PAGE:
How darkened streets reflect hard times

The lights went out on many cities' thoroughfares during the recession. And lots of them haven't been turned back on.

By Bruce Kennedy Jul 29, 2013 8:17AM

Time-lapse photo of Atlanta highways at night (© Travel Ink/Digital Vision/Getty Images)Nighttime illumination is an important part of city life: It keeps crime and accident rates down while beckoning people outside and allowing commerce to continue well past sunset. The presence or lack of working streetlights also appears to be a pretty good indicator of a municipality's economic health.

Cities all across the U.S. have been turning off streetlights for several years now, in an effort to save money during tough economic times. Some, like Colorado Springs, Colo., darkened thousands of them during the depths of the recession. But as the Colorado Springs budget recovered, thanks to the streetlight reduction and other cost-saving measures, all the city's lights were turned back on by late last year.

Then there's Atlanta -- where recession-era budget cuts left large sections of the city's interstate highways dark. Close to half of the 7,000 lights lining some of the busiest sections of highways in the city and its suburbs do not work. And it's not just a matter of changing a light bulb. Many of those lampposts have been vandalized for their valuable copper wiring.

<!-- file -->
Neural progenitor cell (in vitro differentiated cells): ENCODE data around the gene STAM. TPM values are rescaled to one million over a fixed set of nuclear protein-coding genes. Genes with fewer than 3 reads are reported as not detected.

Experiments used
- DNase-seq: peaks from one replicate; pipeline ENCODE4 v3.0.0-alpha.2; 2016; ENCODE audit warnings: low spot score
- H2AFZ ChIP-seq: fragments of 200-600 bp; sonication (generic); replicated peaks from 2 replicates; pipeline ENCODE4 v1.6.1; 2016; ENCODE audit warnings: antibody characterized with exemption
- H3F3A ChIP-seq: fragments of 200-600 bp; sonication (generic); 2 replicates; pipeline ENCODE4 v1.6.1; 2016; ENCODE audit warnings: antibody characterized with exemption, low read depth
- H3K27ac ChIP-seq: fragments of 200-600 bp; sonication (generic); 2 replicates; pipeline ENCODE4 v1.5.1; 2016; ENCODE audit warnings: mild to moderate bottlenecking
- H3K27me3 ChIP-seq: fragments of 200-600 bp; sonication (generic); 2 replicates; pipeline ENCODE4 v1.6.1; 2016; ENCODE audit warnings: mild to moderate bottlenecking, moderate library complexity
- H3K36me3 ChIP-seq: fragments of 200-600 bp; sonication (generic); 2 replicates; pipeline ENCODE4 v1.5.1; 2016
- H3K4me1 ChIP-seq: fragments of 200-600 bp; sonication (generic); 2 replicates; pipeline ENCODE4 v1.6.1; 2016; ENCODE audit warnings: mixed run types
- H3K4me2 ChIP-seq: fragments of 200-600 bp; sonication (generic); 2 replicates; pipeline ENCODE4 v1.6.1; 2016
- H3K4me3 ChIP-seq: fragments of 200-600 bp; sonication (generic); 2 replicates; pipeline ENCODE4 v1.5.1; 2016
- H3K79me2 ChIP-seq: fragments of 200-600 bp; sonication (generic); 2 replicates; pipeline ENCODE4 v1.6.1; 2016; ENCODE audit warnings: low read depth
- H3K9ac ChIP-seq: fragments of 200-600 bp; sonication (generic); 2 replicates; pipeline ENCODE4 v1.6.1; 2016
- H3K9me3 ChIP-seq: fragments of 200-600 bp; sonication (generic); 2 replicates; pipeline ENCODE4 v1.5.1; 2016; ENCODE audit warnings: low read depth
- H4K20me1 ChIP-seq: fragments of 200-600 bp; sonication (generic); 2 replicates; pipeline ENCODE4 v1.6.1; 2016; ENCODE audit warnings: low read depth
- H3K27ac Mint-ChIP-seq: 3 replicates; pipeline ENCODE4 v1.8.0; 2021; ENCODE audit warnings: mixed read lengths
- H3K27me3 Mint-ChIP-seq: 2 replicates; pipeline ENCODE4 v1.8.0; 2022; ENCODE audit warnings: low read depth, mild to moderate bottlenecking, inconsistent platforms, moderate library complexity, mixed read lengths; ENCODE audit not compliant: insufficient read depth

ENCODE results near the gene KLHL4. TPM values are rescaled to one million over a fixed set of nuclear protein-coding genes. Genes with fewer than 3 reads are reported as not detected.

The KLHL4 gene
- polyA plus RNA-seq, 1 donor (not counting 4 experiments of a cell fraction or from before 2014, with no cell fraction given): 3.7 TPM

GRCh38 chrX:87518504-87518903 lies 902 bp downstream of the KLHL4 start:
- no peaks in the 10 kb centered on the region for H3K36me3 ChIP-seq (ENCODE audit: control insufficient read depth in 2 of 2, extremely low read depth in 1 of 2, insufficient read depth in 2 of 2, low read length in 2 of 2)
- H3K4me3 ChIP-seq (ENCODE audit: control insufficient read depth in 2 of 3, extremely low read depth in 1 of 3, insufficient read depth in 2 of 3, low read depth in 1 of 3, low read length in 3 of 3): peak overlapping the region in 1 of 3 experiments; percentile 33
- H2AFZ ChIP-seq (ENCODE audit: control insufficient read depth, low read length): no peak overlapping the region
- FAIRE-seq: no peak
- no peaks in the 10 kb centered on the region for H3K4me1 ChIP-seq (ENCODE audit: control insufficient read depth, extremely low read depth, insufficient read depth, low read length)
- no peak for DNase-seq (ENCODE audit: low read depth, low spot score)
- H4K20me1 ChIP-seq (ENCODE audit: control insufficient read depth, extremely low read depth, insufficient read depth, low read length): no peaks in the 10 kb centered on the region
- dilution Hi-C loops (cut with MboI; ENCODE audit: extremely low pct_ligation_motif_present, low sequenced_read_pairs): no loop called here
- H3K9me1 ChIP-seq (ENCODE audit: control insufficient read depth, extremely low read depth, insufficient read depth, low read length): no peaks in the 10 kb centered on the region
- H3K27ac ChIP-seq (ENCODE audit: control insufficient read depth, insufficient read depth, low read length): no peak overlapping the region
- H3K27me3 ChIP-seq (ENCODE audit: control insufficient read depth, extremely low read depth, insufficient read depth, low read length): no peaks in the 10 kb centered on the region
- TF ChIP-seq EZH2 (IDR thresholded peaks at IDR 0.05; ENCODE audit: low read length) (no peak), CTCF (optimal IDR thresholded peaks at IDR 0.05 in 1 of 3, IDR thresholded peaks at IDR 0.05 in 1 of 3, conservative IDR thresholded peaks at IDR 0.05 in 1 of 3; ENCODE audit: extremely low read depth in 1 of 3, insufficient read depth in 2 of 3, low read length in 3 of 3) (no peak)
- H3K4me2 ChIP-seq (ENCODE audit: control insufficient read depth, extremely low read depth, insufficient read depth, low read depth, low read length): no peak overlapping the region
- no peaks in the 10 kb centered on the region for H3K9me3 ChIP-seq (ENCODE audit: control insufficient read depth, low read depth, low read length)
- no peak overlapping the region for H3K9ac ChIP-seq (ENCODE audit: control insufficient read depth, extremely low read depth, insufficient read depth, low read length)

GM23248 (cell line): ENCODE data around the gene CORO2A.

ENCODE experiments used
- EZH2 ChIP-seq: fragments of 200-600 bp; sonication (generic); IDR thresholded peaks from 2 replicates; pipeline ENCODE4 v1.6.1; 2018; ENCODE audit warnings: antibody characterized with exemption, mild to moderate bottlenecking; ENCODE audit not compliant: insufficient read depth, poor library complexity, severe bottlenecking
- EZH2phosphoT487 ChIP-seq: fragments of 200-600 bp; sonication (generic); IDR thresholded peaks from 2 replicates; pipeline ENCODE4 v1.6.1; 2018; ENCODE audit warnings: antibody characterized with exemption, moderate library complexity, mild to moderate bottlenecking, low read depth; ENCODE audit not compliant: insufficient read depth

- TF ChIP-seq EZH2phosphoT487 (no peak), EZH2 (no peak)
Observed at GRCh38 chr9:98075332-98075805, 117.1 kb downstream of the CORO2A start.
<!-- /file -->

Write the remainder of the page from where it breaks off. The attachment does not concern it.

Some observers say streetlights are more than just a public service -- they can affect a community's vitality. A working streetlight "touches kids going to school in the dark," Kirk Cheyfitz, chief executive of New York-based Story Worldwide, a marketing company, told Bloomberg last year. "It touches midnight Mass at a church. It touches businesses that want to stay open past 9 p.m."

Cheyfitz was referring in particular to the situation in Detroit, where a full 40% of the city's 88,000 street lights are broken, and there's no budget for repairs. As The Detroit Free Press recently reported, the lack of street lights and other essential services left many residents feeling abandoned well before the city formally declared bankruptcy, earlier this month.

"I feel like I'm in Beirut," Detroit resident Antonio Tucker recently told the newspaper. "It's a mile just to walk to the store at night, and you got to go through with no streetlights. It's dark and it's scary and these abandoned buildings, you don't know who's going to jump out of them or what's going to happen."